Afanc

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The Afanc (Welsh pronunciation: [ˈavaŋk], sometimes also called Addanc, [ˈaðaŋk]) is a lake monster from Welsh mythology. Its exact description varies; it is described variously as resembling a crocodile, beaver or dwarf-like creature, and is sometimes said to be a demon. The lake in which it dwells also varies; it is variously said to live in Llyn Llion, Llyn Barfog, near Brynberian Bridge or in Llyn yr Afanc, a lake near Betws-y-Coed that was named after the creature.

Legends and traditions[edit]

The afanc was a monstrous creature that, like most lake monsters, was said to prey upon any foolish enough to fall into or swim in its lake.

One of the earliest descriptions of it is given by the 15th-century poet Lewys Glyn Cothi, who described it as living in Llyn Syfaddon, now Llangorse Lake in Powys.[citation needed]

One tale relates that it was rendered helpless by a maiden who let it sleep upon her lap; while it slept, the maiden's fellow villagers bound the creature in chains. The creature was awakened and made furious; its enraged thrashings crushed the maiden, in whose lap it still lay. It was finally dragged away to the lake Cwm Ffynnon, or killed by Peredur (Percival, Peredur's name in Chrétien de Troyes' telling of the Arthurian cycle).

In the tale, Peredur son of Efrawg, translated by Lady Charlotte Guest in the Mabinogion taken from the White Book of Rhydderch and Red Book of Hergest, the "Addanc of the Lake" resides in a cave near the "Palace of the Sons of the King of the Tortures". The palace is so named because the Addanc slays the three sons (chieftains) of the king each day, only for them to be resurrected by the maidens of the court. It is not stated why this cycle of violence continues, but when Peredur asks to ride with the three chieftains, who seek out the Addanc daily, they state that they will not accept his company as if he was slain they would not be able to bring him back to life.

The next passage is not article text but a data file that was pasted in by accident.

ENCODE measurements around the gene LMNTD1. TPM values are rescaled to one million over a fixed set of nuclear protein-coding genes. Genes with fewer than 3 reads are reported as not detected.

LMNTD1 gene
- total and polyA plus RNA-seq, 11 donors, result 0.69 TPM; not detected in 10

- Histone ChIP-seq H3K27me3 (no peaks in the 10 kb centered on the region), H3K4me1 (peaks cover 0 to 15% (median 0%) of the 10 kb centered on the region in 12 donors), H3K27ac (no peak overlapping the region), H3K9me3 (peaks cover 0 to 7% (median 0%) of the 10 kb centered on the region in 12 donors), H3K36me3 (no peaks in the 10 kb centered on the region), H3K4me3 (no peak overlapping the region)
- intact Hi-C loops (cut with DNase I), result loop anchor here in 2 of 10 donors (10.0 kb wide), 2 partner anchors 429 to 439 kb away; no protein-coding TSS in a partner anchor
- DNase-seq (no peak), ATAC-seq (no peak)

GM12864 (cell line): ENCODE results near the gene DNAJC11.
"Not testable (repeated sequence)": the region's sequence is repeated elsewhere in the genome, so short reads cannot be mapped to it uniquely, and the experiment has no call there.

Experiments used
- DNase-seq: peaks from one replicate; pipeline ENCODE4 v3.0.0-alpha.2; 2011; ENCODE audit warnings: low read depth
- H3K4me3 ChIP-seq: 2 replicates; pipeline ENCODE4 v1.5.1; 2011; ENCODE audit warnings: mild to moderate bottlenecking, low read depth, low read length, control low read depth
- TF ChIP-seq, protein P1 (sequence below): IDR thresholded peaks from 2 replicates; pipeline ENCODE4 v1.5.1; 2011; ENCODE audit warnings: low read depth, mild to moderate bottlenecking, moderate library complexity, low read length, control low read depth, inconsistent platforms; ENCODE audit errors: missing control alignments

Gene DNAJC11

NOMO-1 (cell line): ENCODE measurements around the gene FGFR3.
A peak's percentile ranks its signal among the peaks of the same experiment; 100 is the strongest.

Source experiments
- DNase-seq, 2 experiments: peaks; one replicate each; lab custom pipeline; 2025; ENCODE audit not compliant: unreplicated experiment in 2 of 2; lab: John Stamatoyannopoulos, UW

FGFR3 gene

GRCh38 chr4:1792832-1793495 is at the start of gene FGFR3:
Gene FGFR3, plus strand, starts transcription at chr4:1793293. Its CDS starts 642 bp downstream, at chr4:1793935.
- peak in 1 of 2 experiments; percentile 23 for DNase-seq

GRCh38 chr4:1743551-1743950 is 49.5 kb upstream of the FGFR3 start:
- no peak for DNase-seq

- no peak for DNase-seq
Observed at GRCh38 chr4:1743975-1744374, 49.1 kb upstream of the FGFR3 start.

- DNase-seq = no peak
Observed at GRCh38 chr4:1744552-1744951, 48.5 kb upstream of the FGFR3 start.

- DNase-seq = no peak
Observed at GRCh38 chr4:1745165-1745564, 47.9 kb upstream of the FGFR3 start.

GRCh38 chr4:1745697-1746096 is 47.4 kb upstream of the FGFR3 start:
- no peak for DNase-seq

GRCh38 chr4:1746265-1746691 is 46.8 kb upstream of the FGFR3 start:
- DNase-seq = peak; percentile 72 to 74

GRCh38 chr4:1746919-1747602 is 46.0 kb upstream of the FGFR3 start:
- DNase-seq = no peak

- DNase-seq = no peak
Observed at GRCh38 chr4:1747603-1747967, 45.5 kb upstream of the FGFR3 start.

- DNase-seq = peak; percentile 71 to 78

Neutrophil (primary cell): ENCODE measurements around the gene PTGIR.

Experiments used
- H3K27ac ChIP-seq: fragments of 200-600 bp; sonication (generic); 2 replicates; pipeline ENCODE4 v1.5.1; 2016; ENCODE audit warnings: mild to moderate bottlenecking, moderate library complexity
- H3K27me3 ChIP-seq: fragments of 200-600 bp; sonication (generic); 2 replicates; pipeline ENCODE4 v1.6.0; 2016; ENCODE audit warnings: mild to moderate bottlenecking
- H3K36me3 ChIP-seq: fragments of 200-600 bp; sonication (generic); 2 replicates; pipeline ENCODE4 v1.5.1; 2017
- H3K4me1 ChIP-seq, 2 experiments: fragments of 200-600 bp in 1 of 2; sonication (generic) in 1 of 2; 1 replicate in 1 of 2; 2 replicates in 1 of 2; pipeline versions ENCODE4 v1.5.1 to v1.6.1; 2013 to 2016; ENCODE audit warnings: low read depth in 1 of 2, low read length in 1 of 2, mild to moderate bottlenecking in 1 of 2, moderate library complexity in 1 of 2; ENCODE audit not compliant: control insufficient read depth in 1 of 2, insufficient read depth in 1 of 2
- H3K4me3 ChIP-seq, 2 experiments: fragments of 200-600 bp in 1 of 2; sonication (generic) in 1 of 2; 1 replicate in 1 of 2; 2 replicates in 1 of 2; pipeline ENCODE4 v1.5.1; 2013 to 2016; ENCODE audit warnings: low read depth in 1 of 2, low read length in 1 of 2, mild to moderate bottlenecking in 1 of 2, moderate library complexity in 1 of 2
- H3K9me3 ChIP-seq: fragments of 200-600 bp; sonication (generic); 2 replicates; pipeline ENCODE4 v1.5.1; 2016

Peredur continues to the cave on his own, wishing to kill the creature to increase his fame and honour. On his journey he meets a maiden who states that the Addanc will slay Peredur through cunning, as the beast is invisible and kills his victims with poison darts. The maiden, actually the Queen of Constantinople, gives Peredur an adder stone that will make the creature visible.

Peredur ventures into the cave and with the aid of the stone, pierces the Addanc before beheading it. When the three chieftains arrive at the cave they state that it was predicted that Peredur would kill the Addanc.[1]

Some legends ascribe the creature's death to King Arthur. Close to Llyn Barfog in Snowdonia is a hoof-print petrosomatoglyph etched deep into the rock Carn March Arthur "Stone of Arthur's Horse", which was supposedly made by King Arthur's mount, Llamrei, when it was hauling the addanc from the lake.

Iolo Morganwg[edit]

According to a version of an afanc legend as put forth by the famous writer of myths and folklore Edward Williams known as Iolo Morganwg, its thrashings caused massive flooding which ultimately drowned all inhabitants of Britain save for two people, Dwyfan and Dwyfach, from whom the later inhabitants of Prydain descended.

According to one version of the myth, also put forth by Iolo Morganwg, Hu Gadarn's oxen dragged the afanc out of the lake; once it was out of the water, it was powerless and could be killed. This version locates the creature in Llyn Llion.

Orthography[edit]

The correct rendering of this name in Modern Welsh depends on the specific source. The Middle Welsh avanc of Llyn Barfog is afanc in Modern Welsh, a word which is now used to mean "beaver". The form avanc/afanc is also used in the Red Book of Hergest and most other medieval sources. In the Middle Welsh version of Peredur's tale in the White Book of Rhydderch, the creature in the cave is called the addanc. Afanc is by far the most common spelling.[2]

References[edit]

  1. ^ Guest, Lady Charlotte (2002). The Mabinogion. London: Voyager. pp. 192–195. ISBN 0-261-10392-X.
  2. ^ Geiriadur Prifysgol Cymru (University of Wales Dictionary), vol. I, p.41, afanc